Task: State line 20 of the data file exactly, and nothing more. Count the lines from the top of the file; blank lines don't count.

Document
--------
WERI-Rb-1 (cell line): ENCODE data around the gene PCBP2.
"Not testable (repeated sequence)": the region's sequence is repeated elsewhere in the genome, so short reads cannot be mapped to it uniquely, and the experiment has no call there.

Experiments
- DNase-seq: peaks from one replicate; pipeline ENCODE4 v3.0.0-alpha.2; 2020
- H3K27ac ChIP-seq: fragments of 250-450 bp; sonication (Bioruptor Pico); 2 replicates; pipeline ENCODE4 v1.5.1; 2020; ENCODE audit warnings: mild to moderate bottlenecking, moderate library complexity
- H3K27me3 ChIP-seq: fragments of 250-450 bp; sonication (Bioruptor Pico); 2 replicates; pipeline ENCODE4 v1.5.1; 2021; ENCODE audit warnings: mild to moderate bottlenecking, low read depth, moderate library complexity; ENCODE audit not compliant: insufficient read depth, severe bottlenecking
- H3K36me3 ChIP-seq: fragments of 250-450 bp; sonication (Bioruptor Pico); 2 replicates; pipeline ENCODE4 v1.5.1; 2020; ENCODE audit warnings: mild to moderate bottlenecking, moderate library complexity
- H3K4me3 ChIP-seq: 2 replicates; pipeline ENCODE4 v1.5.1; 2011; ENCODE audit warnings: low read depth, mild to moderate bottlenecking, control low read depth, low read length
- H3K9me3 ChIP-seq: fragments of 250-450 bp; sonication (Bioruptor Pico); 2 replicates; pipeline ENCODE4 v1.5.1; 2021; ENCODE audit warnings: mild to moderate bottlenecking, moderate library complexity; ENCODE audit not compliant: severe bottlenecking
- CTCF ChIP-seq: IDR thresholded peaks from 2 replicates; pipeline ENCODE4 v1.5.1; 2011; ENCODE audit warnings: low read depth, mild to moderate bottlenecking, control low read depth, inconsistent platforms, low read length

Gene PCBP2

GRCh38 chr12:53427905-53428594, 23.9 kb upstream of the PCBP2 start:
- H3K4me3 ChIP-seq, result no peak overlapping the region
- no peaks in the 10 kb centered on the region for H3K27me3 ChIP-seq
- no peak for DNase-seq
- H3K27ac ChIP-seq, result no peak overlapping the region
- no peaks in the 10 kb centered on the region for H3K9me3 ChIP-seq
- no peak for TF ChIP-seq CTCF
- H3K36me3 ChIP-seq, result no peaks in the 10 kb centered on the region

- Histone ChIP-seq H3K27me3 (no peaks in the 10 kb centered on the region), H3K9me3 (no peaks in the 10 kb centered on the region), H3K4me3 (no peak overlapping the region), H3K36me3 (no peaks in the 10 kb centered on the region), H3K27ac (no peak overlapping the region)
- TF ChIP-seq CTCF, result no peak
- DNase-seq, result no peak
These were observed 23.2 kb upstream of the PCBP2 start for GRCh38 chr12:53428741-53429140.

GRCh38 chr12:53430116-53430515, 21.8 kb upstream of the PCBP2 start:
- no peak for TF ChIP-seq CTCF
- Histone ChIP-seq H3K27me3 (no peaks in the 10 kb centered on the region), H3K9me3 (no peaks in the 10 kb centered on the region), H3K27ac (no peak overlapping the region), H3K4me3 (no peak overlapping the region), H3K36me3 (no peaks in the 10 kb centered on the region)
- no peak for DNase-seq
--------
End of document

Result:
- Histone ChIP-seq H3K27me3 (no peaks in the 10 kb centered on the region), H3K9me3 (no peaks in the 10 kb centered on the region), H3K4me3 (no peak overlapping the region), H3K36me3 (no peaks in the 10 kb centered on the region), H3K27ac (no peak overlapping the region)